You now have all the basic building blocks to paint your first oil painting using an alla prima oil painting method but one. Can you guess what it is?

9. To conclude your painting process, review your palette for clues to what you have learned, what you want to remember for next time and what worked and didn’t work. Ask yourself what you want to start doing, stop doing and keep doing for your next painting. No two paintings that use the method I have set out before you will look the same. Each painter brings their own experiences, temperament and attitude to the process. We each have our own painting fingerprint. Part of understanding these individual characteristics is to review your palette at the end of a painting process. To assist me in this process, I like to start with a clean palette at the beginning of each painting – because I love light and colour and the simple abundance that can be found in an ordinary day. This is part of my own personal finger print. A clean palette at the start of each painting gives me the best chance of mixing what I see before me rather than what I saw previously.

12. palette at the end of painting IMG_9280

Now you are ready to practice, practice and practice some more. As you come across new painting problems there will be new methods, approaches, techniques, painting theories and ideas to learn in order to find a solution. This process never ends. But you have enough information here to get you started. You have enough to allow your painting practice to serve your intentions. Of course, this is not the “right” way or the “only” way to approach oil painting. It is one way. As your body of knowledge and experience grows, you will refine and add to your own individual painting practice. The purpose of this post is to allow you to get started.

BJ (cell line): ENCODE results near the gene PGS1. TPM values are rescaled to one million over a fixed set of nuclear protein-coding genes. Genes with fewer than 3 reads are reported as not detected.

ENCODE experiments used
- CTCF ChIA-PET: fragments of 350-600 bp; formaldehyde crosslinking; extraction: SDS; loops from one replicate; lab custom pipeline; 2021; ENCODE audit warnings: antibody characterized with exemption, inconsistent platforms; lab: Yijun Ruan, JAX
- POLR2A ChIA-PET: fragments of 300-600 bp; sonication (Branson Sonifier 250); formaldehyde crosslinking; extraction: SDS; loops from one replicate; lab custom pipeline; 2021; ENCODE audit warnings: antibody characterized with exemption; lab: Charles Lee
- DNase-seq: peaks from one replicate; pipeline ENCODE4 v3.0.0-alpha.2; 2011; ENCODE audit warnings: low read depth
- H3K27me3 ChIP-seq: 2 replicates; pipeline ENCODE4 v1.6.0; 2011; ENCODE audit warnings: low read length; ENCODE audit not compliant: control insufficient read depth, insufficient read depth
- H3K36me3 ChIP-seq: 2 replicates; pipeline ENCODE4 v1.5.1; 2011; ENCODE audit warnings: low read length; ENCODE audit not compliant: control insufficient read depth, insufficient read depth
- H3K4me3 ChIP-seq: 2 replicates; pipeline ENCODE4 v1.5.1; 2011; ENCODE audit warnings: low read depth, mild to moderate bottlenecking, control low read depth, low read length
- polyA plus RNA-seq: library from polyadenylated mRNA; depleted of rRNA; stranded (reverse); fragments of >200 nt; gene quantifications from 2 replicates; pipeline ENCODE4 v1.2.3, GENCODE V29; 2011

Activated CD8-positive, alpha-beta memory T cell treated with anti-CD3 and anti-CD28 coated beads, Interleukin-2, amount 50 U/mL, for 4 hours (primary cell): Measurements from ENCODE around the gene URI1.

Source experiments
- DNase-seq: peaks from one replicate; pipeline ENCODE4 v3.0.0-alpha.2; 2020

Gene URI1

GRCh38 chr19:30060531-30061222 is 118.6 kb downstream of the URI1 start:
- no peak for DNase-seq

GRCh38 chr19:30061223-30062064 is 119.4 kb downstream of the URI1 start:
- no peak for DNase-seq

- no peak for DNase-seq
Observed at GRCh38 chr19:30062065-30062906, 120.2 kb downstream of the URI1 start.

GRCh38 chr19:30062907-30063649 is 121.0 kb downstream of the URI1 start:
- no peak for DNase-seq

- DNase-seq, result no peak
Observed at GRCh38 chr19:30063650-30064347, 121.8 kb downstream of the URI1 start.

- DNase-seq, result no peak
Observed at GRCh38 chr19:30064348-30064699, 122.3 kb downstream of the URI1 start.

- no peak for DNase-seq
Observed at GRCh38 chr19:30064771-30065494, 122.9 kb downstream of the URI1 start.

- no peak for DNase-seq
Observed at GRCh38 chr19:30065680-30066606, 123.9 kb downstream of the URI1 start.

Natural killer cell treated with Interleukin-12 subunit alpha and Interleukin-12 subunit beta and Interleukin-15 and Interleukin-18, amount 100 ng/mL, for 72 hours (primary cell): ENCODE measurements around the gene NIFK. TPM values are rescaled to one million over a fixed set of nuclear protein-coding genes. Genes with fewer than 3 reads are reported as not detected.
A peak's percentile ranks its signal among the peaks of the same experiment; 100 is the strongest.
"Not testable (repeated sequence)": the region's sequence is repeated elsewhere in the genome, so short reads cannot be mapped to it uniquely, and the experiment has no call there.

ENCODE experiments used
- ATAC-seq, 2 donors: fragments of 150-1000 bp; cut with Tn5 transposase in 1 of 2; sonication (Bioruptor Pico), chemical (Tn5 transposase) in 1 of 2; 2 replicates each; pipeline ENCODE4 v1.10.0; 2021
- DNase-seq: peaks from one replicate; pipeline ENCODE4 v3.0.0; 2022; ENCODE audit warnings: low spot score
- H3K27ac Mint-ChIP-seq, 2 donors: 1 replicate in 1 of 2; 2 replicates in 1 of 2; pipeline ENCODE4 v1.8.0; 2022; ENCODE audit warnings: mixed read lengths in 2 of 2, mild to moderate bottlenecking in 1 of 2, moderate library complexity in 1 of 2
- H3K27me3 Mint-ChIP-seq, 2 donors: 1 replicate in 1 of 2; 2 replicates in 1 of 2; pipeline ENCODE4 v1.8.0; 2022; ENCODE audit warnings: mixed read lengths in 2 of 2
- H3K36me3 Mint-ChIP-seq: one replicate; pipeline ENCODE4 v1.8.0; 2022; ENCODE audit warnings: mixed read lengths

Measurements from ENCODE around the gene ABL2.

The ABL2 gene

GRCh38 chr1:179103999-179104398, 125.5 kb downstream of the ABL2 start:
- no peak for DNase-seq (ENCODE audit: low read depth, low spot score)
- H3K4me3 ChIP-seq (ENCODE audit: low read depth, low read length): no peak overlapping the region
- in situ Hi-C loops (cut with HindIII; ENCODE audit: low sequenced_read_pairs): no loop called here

For my regular readers, this may seem like a gathering of the highlights from several years-worth of posts about my painting process that has been shared in this Creative Potager blog. Of course, it isn’t everything. Just a beginning. But it is a beginning that gives the reader some of the basics for a life-long practice of bringing the brush to paint and then to the canvas when using a wet-on-wet or alla prima method.

For new and regular readers, that want to learn how to oil paint, I hope you have found these nine steps helpful. If you would like to work together further, I am offering online feedback (for a fee) on your specific painting efforts via my closed Facebook group at Painting with More than Our Eyes. You may private message me from my personal Facebook profile if this is something that interests you. In order to prioritize my own studio time, I only have the capacity for a small number of participating painters at a time. However, please feel free to check in with me and we can see what might work. In the meantime, happy painting!


What intention are you setting for today?


© 2016 Terrill Welch, All rights reserved.

Liberal usage granted with written permission. See “About” for details.

Creative Potager – Visit with painter and photographer Terrill Welch

From Mayne Island, British Columbia, Canada

For gallery and purchase information about Terrill’s photographs and paintings go to